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Plagiarism in our culture

Posted: December 22, 2013 2:00 a.m.
Updated: December 22, 2013 2:00 a.m.
 

One of the hardest things in life is being ignored, bypassed, or dismissed. We all appreciate being appreciated, and when we contribute we ought to be acknowledged as having been part of making something meaningful happen.

This is especially true when it comes to what is called our “intellectual property.” When an idea starts in our minds, and then finds its way into a medium, like a poem, article, a painting or other form of expression, the idea is referred to as our “intellectual property.” And when it comes to the world of written communication be it a book or paper, to use someone’s intellectual property as though it were ours is called plagiarism.

In an increasing number of fields, plagiarism has become part of the culture. Speech writers and staffers produce thousands of written pages for the politicians who employ them, while it is standard practice for the major composers who score films to use melodic lines and harmonies written by underlings. In the journalistic field it is uncommon but on the rise for busy senior reporters to use the notes of their staff’s interviews in writing the final article. I could multiply examples from other fields, but the point really isn’t whether or not these things are happening. The point is that many who are contributing to the final produce are never acknowledged.
It pains me to admit that this practice has found wide use in my own field of pastoral ministry. Recently,

MarkDriscoll, a mega-church pastor in Seattle, and a nationally recognized leader among the emerging generation of Christ-followers, was exposed on a radio talk show for having plagiarized large sections from other publications in some of his own publications. But as bad as that is, there is an even greater problem here. The core issue is much more than merely lifting and using material that began in the minds of other people. The core issue is that in using it, the perpetrators are intentionally presenting themselves as smarter, more insightful, and more worthy of recognition than they truly are in and of themselves. They have moved from thievery to fraud.

There is a rather awkward little secret that has come to light, that many of the most prolific church leaders in America are clients of The Docent Group. Here’s how it works. For a yearly fee I could be assigned a doctoral student, usually in Europe, who will do research, write papers, even prepare sermons and illustrations for me on texts and topics I designate, up to 20 pages weekly. I personally know men in pastoral leadership who use this service, and some – like Mark Driscoll – who employ more than one student.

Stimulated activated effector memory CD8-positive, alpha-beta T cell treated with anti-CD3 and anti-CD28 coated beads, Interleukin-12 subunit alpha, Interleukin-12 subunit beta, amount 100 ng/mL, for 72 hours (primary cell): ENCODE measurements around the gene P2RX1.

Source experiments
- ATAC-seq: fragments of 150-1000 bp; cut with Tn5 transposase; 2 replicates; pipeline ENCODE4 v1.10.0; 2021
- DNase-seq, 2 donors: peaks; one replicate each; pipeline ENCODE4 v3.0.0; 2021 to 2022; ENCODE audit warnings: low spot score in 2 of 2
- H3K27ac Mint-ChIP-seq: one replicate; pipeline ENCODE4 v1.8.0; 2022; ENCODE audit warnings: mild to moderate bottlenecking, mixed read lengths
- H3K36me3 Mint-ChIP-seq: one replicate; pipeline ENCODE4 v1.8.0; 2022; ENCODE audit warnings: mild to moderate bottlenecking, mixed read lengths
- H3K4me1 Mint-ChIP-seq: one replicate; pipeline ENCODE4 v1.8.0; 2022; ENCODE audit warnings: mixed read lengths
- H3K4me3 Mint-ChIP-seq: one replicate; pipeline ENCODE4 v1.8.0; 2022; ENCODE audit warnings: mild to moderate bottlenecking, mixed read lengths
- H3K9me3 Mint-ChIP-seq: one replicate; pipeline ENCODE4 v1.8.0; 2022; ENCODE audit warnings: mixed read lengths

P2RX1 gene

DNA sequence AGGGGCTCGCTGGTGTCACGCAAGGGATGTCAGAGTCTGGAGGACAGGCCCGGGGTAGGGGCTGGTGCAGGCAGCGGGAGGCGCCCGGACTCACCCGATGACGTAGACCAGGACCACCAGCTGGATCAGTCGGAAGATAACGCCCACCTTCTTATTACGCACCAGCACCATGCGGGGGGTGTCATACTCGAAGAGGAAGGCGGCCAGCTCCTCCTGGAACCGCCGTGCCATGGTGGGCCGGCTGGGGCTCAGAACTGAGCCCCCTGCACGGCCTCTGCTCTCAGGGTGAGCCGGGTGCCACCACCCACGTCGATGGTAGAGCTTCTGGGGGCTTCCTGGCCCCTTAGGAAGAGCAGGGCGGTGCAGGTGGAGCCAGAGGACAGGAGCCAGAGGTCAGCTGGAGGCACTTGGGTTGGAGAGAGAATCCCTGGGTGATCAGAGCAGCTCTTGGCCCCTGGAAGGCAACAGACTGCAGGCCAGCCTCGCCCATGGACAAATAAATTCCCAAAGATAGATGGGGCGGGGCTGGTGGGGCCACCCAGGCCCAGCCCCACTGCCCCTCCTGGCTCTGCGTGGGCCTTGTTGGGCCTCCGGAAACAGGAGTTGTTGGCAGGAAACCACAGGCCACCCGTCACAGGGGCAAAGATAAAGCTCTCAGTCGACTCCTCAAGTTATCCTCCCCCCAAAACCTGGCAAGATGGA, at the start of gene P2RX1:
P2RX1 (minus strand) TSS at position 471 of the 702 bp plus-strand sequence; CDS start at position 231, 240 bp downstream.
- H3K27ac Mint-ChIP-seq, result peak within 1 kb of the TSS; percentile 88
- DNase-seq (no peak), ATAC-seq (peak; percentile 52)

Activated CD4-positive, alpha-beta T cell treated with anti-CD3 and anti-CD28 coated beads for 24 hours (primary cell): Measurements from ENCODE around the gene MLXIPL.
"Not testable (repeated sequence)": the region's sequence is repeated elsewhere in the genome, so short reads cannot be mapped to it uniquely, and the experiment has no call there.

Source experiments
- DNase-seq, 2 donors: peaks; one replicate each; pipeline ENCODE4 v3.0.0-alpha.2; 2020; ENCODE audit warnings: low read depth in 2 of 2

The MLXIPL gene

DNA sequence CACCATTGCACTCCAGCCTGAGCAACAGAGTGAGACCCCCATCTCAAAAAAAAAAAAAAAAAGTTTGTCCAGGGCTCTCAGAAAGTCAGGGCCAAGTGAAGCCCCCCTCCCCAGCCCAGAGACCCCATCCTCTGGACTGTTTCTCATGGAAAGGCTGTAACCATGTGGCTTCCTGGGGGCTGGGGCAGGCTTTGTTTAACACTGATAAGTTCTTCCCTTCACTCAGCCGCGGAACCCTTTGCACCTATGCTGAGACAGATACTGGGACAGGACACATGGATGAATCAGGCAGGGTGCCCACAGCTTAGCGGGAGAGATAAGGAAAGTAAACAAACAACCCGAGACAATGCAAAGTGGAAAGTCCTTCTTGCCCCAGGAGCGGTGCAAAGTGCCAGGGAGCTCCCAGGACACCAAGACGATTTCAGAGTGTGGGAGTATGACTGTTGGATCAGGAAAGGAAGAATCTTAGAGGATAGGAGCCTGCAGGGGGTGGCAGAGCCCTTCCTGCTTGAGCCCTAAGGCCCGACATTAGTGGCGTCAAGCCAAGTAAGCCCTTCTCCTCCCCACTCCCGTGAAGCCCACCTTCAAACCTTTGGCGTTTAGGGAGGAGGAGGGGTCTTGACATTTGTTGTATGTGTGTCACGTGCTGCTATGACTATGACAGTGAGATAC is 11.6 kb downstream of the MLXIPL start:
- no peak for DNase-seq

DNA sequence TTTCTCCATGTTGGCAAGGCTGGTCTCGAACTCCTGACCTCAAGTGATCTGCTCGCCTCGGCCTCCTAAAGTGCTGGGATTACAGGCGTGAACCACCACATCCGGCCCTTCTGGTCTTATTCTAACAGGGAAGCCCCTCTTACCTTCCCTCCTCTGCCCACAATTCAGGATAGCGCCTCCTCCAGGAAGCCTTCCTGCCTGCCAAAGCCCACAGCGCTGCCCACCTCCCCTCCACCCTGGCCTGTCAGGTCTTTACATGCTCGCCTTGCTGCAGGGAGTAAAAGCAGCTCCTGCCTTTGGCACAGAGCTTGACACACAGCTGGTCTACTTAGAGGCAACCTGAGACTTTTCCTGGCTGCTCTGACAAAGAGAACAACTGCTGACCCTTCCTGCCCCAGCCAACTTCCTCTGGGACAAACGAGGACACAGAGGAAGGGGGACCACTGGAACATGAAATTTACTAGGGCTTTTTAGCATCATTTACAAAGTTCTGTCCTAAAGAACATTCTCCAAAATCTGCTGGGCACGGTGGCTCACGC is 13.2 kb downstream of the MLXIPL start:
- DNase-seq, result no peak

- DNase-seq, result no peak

Now, let me be clear. I find no wrong in having research assistants and staff who contribute to the process of producing papers, doctrinal statements, booklets, sermons or what have you. What is wrong is that they are not acknowledged. It is wrong for one person to take all the credit, to stand before people and let them think he is blessed with a size 12 brain, a superhuman capacity for knowledge and insight, and the ability to produce and synthesize more information in a week than most can in a year. It’s not just ethically wrong, I believe it is morally wrong. And, to top it all off, it is theologically wrong simply because those doing it are making themselves into the idols that their followers end up worshipping.

The root problem is that leadership brings with it the almost insatiable desire to be appreciated. But when that desire becomes all-consuming and causes us to under appreciate and be dismissive of those who have contributed to our success, we’ve crossed the line into immoral territory. We’ve stolen from others to increase our stature, and that is just plain unethical.

I am reminded often that my Boss came into this world in a most humble way, in a birthing cave for lambs used by shepherds in the fields outside Bethlehem. And one of his later biographers – Mark – described Jesus’ philosophy of ministry this way: “He didn’t come to be served, but to serve and give his life a ransom for many.” He simply cared more about others than himself. There’s a great lesson in there for all of us.

David Hegg is senior pastor of Grace Baptist Church and a Santa Clarita resident. “Ethically Speaking” runs every Sunday in The Signal.

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